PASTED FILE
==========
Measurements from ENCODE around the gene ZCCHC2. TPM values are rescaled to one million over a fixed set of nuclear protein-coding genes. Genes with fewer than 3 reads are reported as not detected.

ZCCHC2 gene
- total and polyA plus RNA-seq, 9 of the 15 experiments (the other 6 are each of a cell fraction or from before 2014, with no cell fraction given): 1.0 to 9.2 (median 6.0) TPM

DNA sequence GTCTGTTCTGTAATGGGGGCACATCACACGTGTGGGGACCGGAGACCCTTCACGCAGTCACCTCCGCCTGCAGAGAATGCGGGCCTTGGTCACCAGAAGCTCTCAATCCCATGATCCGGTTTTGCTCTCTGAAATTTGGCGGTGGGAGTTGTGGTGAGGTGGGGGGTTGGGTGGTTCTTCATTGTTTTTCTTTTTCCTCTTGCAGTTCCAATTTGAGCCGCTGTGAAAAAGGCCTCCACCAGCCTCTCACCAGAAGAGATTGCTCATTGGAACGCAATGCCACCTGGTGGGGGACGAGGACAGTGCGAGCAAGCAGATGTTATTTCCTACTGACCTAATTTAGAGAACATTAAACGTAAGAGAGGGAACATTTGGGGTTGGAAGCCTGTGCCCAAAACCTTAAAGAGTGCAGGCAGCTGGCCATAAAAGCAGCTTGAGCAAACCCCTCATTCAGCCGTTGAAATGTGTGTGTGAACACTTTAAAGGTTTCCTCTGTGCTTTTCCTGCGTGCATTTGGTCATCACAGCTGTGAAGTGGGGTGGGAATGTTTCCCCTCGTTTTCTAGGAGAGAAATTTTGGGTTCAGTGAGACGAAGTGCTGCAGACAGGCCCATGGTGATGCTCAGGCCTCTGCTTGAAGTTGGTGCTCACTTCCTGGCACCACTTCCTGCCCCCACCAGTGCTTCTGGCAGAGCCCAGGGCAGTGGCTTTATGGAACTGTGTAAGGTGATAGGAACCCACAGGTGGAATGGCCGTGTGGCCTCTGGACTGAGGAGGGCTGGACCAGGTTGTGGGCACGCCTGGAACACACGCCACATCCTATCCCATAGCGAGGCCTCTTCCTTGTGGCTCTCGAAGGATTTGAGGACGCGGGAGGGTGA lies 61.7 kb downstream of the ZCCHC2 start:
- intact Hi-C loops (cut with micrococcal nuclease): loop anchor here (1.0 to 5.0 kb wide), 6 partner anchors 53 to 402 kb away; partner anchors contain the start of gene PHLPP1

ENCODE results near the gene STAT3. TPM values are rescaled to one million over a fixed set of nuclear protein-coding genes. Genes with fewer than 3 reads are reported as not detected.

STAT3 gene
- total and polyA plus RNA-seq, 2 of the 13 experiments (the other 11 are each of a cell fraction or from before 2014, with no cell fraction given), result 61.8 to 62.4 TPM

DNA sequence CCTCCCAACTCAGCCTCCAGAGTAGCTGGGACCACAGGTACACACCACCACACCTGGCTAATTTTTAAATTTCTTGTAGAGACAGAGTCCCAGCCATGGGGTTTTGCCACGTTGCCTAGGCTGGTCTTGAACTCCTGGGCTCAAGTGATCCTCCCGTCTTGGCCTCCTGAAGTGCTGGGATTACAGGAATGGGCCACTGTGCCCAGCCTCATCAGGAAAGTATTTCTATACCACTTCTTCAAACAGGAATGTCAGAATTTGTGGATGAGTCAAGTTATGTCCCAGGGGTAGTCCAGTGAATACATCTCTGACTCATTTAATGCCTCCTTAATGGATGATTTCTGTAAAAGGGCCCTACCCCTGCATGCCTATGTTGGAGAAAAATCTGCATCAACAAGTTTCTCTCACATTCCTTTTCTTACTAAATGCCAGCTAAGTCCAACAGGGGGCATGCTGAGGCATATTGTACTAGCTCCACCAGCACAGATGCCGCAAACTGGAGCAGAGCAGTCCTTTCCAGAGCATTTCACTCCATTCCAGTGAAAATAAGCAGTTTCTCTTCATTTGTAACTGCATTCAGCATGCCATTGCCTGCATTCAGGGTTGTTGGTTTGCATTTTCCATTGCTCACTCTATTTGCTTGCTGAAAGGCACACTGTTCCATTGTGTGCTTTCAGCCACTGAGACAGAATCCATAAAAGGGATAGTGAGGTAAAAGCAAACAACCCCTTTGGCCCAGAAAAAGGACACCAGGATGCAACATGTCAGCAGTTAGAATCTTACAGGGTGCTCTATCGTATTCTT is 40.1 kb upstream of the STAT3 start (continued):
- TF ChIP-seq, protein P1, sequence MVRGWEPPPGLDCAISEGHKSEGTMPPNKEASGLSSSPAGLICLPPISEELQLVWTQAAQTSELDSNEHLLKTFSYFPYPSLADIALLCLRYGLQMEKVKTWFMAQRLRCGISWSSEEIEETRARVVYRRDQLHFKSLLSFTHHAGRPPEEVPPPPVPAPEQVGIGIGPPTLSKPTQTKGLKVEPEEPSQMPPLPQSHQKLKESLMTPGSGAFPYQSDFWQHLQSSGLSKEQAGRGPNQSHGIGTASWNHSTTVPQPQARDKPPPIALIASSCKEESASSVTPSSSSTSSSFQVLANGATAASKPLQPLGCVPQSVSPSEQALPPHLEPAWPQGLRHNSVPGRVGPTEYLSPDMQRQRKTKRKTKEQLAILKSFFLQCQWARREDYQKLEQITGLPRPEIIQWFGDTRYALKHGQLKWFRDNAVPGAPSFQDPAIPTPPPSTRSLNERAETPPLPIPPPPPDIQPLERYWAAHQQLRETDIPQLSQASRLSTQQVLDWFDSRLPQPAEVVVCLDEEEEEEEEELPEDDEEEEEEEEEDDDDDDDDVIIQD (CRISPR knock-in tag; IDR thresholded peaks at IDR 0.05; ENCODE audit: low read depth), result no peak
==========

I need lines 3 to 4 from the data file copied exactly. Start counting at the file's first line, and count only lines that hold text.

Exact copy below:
- total and polyA plus RNA-seq, 9 of the 15 experiments (the other 6 are each of a cell fraction or from before 2014, with no cell fraction given): 1.0 to 9.2 (median 6.0) TPM

DNA sequence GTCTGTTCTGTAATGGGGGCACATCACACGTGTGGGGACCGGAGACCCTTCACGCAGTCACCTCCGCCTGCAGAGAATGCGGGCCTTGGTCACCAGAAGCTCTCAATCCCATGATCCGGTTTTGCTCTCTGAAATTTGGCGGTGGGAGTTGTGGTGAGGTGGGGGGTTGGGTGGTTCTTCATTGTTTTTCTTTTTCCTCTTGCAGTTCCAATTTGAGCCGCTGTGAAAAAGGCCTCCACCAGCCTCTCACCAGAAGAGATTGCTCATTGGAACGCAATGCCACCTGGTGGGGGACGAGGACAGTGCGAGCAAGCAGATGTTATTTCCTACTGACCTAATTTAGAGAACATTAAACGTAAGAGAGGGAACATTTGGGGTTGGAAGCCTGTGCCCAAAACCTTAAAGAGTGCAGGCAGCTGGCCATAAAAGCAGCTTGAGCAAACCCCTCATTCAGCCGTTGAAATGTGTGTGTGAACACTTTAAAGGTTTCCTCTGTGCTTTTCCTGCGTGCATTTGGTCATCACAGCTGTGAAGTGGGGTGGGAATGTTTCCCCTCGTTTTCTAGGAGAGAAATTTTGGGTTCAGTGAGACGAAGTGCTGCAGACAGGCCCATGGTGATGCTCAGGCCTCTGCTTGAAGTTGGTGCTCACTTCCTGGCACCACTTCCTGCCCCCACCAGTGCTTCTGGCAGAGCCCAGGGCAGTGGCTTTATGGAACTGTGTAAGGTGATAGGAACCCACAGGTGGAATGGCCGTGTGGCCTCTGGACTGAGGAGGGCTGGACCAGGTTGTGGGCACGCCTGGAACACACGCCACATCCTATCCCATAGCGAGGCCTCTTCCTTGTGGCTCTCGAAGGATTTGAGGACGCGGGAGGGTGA lies 61.7 kb downstream of the ZCCHC2 start: